know very well they ought not to do, or they do something which they
ought not to do, in ignorance.

Comfort and ease are to body and mind, what steady and even movements
are to clock-work—signs that the machinery is in perfect order.
Discomfort and _dis-ease_ (_absence of ease_) are to body and mind
what fitful and irregular movements are to clock-work;—signs that
the machinery is clogged and in disorder. You are always inclined to
rebel against discomfort and pain. Never give way to this inclination.
Discomfort and pain are friendly monitors, that come to you to perform
a kind service. They come to warn you that there is something wrong in
and around your own body, which requires to be set right.

You will observe that I have said men _nearly_ always have themselves
to blame when they get out of health and into disease. I have said
nearly always, because it occasionally does happen that the suffering
is not immediately caused by the sufferer’s own wrong doing. This, for
instance, is the case when a child has a constitutional disease, which
has been communicated to it by a parent. It is, however, even in these
instances none the less true, that _human blindness or wilfulness_
leads to the mischief, and this is really the practical point that I am
desirous you should see. These are the cases in which, in accordance
with God’s law, “the sins of the fathers are visited upon the
children.” The parents have done wrong, and the offspring have to pay
the penalty. The line of obvious duty, however, is in no way altered
here. If a man suffers because his parents did what was wrong, this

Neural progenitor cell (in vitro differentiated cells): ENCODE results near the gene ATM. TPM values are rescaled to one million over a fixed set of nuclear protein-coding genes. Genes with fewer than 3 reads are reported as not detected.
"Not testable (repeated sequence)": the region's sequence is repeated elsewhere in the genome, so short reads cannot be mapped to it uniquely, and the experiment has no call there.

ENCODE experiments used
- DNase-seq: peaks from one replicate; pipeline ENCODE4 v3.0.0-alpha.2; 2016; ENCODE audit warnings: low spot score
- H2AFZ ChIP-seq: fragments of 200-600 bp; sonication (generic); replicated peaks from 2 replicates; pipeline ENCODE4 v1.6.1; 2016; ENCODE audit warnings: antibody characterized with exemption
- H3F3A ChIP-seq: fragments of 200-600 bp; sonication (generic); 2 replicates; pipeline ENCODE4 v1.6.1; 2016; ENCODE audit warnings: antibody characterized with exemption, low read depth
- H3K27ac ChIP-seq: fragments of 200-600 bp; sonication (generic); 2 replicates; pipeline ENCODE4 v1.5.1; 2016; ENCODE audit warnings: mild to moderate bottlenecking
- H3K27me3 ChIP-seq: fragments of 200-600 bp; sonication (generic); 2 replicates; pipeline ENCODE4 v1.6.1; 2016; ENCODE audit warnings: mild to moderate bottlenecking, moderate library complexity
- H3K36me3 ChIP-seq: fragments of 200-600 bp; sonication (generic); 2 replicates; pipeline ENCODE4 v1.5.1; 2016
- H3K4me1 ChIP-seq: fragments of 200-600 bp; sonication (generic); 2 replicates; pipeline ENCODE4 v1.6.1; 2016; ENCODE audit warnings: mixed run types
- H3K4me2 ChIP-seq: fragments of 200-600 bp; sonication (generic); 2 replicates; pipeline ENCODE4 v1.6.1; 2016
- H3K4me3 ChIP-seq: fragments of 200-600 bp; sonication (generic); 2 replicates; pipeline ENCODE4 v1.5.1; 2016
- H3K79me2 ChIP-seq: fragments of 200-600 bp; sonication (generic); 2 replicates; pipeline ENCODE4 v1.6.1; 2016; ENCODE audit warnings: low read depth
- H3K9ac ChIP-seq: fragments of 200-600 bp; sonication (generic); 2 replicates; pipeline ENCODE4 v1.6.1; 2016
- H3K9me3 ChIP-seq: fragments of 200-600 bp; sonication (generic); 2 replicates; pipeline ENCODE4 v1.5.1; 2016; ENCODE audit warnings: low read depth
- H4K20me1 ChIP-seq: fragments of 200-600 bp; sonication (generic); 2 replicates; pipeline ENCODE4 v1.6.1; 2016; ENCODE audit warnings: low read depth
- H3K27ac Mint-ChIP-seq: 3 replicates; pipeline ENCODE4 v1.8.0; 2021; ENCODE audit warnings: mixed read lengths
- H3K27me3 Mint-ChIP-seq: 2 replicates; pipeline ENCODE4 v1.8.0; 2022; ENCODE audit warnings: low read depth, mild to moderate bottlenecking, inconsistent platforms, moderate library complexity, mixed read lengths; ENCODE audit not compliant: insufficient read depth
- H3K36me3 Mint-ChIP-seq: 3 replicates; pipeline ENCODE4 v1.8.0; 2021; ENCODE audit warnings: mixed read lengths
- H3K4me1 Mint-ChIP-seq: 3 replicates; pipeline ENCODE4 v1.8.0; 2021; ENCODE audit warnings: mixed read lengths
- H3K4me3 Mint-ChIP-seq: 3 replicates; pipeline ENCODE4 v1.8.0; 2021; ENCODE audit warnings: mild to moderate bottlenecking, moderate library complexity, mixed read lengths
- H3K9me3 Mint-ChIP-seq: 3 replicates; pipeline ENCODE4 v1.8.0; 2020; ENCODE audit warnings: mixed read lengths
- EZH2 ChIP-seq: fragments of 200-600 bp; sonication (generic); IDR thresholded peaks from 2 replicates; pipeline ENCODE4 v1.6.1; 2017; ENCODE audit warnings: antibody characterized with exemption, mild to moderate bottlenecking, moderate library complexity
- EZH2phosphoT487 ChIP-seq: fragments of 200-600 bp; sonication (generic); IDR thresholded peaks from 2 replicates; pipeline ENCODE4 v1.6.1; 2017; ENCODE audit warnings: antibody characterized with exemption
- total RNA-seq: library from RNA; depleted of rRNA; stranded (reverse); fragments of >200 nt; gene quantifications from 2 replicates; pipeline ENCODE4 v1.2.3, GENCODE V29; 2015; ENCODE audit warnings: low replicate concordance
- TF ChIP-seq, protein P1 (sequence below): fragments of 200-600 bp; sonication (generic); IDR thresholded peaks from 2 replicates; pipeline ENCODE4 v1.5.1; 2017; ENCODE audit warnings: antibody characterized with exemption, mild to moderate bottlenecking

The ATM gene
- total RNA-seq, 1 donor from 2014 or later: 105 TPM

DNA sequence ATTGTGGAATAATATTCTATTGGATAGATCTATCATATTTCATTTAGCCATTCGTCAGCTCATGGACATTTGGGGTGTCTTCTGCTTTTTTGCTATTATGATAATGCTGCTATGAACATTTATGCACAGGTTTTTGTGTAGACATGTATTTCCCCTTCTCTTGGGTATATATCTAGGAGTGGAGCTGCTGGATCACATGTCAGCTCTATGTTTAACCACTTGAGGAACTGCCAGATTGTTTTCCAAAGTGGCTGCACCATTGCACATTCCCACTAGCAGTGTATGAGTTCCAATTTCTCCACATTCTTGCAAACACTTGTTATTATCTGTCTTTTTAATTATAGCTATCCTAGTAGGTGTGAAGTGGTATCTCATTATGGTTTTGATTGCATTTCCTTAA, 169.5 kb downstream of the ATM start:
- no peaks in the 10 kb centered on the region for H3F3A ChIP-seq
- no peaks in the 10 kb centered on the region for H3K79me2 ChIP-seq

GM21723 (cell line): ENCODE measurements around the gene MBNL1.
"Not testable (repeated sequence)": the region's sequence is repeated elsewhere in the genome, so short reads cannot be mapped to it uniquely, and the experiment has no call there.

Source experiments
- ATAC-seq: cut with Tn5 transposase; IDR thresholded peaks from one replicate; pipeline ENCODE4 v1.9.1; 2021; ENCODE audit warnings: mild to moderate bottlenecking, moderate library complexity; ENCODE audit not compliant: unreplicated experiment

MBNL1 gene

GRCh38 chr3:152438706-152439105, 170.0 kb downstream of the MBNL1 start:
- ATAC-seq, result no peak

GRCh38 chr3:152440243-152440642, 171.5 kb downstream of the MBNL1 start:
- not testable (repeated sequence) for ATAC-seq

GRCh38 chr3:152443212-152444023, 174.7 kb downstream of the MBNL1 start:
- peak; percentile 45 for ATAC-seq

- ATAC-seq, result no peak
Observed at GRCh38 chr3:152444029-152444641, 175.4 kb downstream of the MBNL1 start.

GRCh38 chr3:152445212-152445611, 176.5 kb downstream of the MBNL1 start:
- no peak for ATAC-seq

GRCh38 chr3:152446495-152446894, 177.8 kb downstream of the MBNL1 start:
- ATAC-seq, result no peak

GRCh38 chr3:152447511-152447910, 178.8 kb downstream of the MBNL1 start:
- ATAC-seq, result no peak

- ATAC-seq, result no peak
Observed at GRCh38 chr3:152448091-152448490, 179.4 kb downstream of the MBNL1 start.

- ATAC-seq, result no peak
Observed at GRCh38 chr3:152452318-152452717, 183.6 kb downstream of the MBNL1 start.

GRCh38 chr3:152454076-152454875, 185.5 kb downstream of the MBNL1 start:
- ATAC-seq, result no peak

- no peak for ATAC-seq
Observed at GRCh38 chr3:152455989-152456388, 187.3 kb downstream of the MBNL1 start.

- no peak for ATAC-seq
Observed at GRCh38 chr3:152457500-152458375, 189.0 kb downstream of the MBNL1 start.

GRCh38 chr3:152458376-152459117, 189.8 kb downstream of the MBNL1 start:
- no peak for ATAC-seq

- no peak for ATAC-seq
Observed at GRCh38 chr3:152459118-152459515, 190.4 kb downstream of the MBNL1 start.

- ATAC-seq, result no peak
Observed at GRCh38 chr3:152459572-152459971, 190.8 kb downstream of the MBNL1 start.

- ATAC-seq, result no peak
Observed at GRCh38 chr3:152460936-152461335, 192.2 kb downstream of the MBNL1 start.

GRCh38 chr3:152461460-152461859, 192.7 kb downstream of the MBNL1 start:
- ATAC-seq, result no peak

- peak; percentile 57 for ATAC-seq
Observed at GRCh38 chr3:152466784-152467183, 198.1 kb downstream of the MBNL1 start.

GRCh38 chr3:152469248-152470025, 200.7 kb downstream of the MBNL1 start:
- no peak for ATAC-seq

really is an additional reason why he ought never to do that which may
cause his own children to suffer, in like manner, with himself.

There is this further proof, that even in these cases it really is
_man’s wrong doing which leads to human suffering_. When the children
of parents who have done what was wrong, go on doing only what is right
through several generations, their offspring at last cease to suffer,
and become altogether healthy and sound. The burden of the fathers’
sins is then, at length, mercifully taken off from their shoulders.

Having listened patiently to this little sermon, you would now like
me to come to the point, and show you some of the dust and dirt which
are scattered around the living body, and which at times get into the
machinery to the damage of its working. First of all, in my endeavor to
do this, I should like to make you quite comprehend the possibility of
there being very weighty matters pressing close round you, which you
nevertheless are entirely unable to see, even in bright daylight. Just
come out with me, here, upon the road. How pleasant and fresh the day
is! Do you not feel the gentle breeze fanning your cheek as you turn up
the lane? Yet you can not see the breeze! What is it, then? Certainly
it is _something_, for it touches and even presses against your skin.
But it is something, too, which has weight and power of its own.
Observe how it shakes the leaves of the trees as it sweeps past them.